People sometimes say science fiction basks in optimism for a better future, while fantasy is about nostalgia for an imaginary past. But this year’s most notable fantasy books worked to uncover historical crimes, while science fiction warned of coming evils.

The good news? The best sci-fi and fantasy books of 2023 will give you hope and strength in the toughest times.

‘The Deep Sky,’ by Yume Kitasei

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This was a year of strong debuts, but Kitasei’s murder mystery in space is a mind-blowing performance even by those standards. “The Deep Sky” makes even familiar space adventure tropes brand new, including desperate maneuvers, an unreliable A.I., a malfunctioning virtual-reality system and a multinational crew whose members have secret agendas of their own. But what sticks with me is Kitasei’s thoughtful exploration of friendship, identity and a fractured mother-daughter relationship. (Book World review.)

‘Silver Nitrate,’ by Silvia Moreno-Garcia

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Movies enchant in more ways than one in this chilling tale of film nerds colliding with occultists who seek a special film with arcane powers. Moreno-Garcia reinvents herself from book to book, which makes each a unique treat, but this time around her protagonists are among her most compelling. “Silver Nitrate” hits especially hard when it explores colorism in both mysticism and Mexican society, and the need to survive by creating your own private language. (Book World review.)

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Belle’s snow-white mother dies, leaving her half-Egyptian daughter with a house full of weird beauty products and a connection to an even weirder beauty cult. “Rouge” could have been a polemic against the beauty-industrial complex, but instead it delves fearlessly into trauma, internalized self-loathing and the dangers of falling for a movie star — in this case, one who visits through a magic mirror. At the core of it all, Awad finds an astonishing tenderness. (Book World review.)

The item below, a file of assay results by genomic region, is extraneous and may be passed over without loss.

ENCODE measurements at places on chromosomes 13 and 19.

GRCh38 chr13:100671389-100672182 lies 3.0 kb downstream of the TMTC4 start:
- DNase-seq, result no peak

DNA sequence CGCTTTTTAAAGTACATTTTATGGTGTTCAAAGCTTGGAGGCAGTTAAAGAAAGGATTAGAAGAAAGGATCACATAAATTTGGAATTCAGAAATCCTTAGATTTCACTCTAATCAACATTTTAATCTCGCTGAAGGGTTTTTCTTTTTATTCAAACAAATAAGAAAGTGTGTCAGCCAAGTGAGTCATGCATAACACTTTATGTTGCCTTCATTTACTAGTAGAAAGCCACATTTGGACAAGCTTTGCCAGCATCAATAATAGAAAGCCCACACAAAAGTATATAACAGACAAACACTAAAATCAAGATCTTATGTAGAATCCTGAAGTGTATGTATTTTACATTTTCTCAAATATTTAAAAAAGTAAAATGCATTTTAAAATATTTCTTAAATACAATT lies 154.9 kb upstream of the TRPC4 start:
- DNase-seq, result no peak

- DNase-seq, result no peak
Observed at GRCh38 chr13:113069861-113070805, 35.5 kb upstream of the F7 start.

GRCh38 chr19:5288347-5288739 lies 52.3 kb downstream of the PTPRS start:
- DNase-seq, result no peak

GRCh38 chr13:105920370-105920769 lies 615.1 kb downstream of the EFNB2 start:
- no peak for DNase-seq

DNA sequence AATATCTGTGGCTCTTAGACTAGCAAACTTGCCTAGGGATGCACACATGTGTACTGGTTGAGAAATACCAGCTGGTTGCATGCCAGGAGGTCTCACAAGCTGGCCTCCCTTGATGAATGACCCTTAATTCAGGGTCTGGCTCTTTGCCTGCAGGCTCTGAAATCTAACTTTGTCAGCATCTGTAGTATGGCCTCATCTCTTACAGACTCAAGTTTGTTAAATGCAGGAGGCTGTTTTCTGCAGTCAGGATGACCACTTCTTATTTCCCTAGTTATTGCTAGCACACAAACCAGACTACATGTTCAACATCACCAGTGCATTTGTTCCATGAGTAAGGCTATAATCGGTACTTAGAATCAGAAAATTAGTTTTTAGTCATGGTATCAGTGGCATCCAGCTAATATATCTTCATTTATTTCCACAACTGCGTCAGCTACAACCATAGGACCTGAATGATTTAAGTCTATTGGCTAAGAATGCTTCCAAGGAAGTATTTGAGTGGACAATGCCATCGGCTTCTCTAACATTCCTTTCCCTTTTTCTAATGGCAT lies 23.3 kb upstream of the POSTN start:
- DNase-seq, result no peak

‘White Cat, Black Dog,’ by Kelly Link

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When present-day writers retell old fairy tales, it can come across as mere annotation, but Link’s revamped classics feel brand new. Her characters navigate bizarre situations with arbitrary rules, but also find love and kindness in the oddest places. There’s a literal trip to hell and — much worse — a never-ending layover caused by a series of canceled flights. Plus a post-apocalyptic traveling band. By turns unsettling and delightful, “White Cat, Black Dog” captures the essential poetry at the heart of fables. (Book World review.)

‘The Water Outlaws,’ by S.L. Huang

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Speaking of retellings of classics, Huang’s epic saga of martial arts and insurrection is inspired by the seminal Chinese novel “Water Margin.” Huang writes action that feels both kinetic and spiritual. And her community of rebel bandits strikes up a fascinating debate about how to save a country from itself. Tearing myself away from this addictive book was one of the hardest things I’ve done lately. (Book World review.)